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Abstract

As areas of Iraq and Syria controlled by ISIS are liberated, internally displaced persons (IDP) are returning to their homes to face widespread destruction and contamination from deadly improvised explosive devices (IED) implanted by ISIS to maim, kill, and terrorize. Janus Global Operations (Janus) currently operates throughout Iraq, clearing IEDs with a focus on bringing critical infrastructure online to allow IDPs to return safely and resume their lives.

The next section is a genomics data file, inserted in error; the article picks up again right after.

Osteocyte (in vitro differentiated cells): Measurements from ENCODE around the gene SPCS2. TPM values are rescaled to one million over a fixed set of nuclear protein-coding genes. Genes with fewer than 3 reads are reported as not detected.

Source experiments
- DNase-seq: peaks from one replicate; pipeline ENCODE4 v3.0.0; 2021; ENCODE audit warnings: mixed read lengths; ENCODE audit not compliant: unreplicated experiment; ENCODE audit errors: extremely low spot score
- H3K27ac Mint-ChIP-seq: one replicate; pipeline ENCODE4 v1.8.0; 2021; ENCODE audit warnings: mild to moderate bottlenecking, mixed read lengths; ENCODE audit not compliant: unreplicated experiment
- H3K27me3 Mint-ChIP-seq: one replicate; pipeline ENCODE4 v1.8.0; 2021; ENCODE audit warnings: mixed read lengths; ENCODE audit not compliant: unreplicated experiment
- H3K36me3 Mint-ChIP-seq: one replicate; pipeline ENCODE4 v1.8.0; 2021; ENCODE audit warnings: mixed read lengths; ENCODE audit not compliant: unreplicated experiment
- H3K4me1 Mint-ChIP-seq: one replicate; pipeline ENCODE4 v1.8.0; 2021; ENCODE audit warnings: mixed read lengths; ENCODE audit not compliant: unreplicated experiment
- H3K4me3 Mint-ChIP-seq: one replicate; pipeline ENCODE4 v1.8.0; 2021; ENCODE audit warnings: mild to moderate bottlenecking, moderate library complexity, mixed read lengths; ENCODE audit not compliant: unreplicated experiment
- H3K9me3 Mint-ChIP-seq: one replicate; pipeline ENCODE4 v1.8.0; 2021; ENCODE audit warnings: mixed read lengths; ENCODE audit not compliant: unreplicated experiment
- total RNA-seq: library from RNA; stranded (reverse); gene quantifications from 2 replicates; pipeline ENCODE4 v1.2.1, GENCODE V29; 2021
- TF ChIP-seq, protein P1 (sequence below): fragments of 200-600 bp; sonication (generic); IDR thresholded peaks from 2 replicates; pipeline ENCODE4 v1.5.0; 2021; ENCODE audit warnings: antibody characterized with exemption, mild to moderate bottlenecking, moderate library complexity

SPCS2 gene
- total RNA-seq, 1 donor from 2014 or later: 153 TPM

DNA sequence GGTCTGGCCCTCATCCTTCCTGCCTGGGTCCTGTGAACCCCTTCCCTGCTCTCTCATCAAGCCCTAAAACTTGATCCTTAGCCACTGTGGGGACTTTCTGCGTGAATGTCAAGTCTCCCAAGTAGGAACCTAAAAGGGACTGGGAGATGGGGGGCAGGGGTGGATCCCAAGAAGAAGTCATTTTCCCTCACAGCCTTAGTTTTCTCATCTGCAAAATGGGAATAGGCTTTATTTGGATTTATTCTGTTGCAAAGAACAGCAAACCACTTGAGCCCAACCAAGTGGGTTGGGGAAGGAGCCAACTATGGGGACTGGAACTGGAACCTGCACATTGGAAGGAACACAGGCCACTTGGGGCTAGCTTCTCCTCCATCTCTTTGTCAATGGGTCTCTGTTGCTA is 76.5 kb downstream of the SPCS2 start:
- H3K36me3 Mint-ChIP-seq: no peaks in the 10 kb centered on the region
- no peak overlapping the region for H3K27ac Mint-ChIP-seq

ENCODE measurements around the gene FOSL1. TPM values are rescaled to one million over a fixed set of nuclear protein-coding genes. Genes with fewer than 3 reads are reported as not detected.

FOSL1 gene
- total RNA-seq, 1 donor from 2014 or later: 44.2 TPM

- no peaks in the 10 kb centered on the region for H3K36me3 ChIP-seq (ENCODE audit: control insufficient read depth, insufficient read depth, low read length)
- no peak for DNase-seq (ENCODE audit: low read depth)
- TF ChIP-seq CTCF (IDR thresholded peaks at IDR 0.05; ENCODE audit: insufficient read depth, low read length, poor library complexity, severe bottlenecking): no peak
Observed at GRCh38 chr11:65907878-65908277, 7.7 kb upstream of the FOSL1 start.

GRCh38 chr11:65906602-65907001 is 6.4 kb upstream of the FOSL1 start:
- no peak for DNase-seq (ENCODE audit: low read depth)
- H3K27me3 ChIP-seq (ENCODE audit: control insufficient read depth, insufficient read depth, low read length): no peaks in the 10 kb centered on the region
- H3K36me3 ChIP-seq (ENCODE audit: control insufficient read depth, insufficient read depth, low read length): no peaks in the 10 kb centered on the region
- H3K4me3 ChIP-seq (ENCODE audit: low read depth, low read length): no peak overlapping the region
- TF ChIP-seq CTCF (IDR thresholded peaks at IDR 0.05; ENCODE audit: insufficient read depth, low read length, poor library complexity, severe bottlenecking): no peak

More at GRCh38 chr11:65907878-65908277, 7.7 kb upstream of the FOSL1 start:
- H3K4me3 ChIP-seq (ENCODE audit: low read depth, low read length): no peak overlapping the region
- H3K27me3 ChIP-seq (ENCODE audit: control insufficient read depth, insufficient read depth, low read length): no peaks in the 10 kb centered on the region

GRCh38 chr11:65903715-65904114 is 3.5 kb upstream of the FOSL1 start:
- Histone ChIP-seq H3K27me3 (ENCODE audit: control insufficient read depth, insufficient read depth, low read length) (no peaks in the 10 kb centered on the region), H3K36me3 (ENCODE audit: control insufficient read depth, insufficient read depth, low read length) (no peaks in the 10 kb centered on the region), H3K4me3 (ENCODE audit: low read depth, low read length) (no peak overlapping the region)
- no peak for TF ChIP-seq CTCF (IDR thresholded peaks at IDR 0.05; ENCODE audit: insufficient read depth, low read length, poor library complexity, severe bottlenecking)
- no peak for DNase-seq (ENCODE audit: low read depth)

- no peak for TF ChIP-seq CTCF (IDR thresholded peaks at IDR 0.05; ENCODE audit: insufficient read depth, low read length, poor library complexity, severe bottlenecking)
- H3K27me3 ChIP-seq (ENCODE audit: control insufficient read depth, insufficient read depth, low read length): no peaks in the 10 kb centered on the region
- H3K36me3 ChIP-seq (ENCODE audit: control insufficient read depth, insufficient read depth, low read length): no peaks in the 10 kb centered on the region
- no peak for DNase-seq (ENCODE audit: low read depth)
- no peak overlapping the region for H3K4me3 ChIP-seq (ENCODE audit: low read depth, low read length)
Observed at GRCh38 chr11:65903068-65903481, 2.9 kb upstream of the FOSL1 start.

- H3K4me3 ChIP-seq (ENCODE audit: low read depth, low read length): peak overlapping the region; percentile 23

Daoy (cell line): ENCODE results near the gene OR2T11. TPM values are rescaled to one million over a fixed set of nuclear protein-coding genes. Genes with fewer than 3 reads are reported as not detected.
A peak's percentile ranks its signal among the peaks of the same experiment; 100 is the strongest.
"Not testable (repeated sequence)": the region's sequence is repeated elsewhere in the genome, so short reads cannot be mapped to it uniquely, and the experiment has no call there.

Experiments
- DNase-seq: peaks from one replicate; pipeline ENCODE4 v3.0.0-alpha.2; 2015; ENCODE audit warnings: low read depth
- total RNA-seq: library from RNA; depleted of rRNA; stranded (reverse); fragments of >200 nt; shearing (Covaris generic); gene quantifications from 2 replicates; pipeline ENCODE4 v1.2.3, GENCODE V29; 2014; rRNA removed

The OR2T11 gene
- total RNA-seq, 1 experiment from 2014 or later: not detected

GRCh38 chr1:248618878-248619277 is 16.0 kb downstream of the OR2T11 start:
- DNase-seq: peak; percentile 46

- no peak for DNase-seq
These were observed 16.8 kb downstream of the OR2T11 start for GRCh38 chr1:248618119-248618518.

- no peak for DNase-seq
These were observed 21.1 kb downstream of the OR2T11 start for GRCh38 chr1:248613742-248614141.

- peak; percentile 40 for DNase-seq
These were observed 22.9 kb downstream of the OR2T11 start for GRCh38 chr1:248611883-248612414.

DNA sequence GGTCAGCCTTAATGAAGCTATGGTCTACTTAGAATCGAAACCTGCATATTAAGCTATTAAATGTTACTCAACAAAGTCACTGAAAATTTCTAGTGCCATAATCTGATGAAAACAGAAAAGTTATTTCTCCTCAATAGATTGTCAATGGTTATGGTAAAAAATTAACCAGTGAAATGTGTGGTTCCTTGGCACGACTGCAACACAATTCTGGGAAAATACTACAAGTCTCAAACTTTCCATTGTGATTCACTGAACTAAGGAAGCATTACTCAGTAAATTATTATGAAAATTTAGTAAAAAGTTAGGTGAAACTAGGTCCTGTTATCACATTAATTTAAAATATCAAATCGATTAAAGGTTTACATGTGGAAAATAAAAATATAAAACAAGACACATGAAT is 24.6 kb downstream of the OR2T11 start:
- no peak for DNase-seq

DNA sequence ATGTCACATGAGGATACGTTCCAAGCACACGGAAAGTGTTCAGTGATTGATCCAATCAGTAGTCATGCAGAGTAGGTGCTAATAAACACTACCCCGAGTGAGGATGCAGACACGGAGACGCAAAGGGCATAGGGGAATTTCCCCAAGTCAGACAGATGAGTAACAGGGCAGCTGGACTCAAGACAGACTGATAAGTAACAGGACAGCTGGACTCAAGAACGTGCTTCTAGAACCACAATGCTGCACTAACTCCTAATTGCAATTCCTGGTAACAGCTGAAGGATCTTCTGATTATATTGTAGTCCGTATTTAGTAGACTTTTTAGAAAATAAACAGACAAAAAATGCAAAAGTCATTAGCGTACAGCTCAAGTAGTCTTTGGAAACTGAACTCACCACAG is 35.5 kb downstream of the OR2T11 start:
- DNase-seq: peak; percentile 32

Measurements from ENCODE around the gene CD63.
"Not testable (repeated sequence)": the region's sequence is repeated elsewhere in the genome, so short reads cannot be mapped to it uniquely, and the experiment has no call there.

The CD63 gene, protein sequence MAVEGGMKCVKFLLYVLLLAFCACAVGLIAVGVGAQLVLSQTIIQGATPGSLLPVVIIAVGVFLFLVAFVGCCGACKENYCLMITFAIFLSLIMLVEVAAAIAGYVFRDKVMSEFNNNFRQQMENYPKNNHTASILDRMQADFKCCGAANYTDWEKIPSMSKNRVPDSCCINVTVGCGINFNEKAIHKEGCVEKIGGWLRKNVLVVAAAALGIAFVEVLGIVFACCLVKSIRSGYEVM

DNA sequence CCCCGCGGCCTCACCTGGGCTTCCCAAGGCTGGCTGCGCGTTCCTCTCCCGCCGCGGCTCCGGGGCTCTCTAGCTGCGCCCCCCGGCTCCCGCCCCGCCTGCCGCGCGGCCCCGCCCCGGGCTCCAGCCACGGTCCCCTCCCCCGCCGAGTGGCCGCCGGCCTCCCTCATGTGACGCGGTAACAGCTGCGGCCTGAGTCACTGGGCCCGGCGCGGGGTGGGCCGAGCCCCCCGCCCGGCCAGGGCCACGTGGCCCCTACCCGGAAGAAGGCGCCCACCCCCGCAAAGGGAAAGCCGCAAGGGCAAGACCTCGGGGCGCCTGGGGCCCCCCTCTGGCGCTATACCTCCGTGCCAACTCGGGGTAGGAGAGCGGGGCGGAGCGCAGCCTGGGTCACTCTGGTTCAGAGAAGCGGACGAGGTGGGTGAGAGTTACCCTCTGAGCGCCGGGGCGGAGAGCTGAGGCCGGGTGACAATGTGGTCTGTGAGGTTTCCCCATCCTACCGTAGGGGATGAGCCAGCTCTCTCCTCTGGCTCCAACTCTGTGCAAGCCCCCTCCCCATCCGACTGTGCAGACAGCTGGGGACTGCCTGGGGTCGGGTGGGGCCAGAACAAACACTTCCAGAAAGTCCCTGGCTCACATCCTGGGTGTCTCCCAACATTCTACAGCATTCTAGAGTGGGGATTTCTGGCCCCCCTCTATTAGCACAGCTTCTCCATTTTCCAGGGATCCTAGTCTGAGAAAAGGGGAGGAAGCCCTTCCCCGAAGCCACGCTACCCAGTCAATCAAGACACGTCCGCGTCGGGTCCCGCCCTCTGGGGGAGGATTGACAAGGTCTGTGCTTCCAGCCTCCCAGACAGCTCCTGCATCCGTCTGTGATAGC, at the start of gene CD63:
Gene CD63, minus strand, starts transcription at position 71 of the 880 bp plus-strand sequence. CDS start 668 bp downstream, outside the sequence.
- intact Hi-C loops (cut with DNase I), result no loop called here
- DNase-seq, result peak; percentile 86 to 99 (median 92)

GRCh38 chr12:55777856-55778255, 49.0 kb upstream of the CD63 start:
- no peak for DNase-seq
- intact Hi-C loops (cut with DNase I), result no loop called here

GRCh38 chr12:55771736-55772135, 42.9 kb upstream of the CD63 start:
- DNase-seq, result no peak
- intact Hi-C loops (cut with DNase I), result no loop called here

Operating in urban environments has proven challenging due to the high volume of destroyed buildings and associated rubble. In urban environments, operators are exposed to uncertain situations when traditional detection methods can be dangerous. Among the primary goals of industry best practices is to protect operators by limiting their exposure to explosive remnants of war, including IEDs. In a destroyed factory, small copper crush wires, which ISIS has used extensively for victim-activated IEDs, can be difficult to detect, and exposing operators to this threat is unacceptable. Situations like this drive new innovations in search and clearance operational technology to protect operators by more safely finding and disrupting IEDs.

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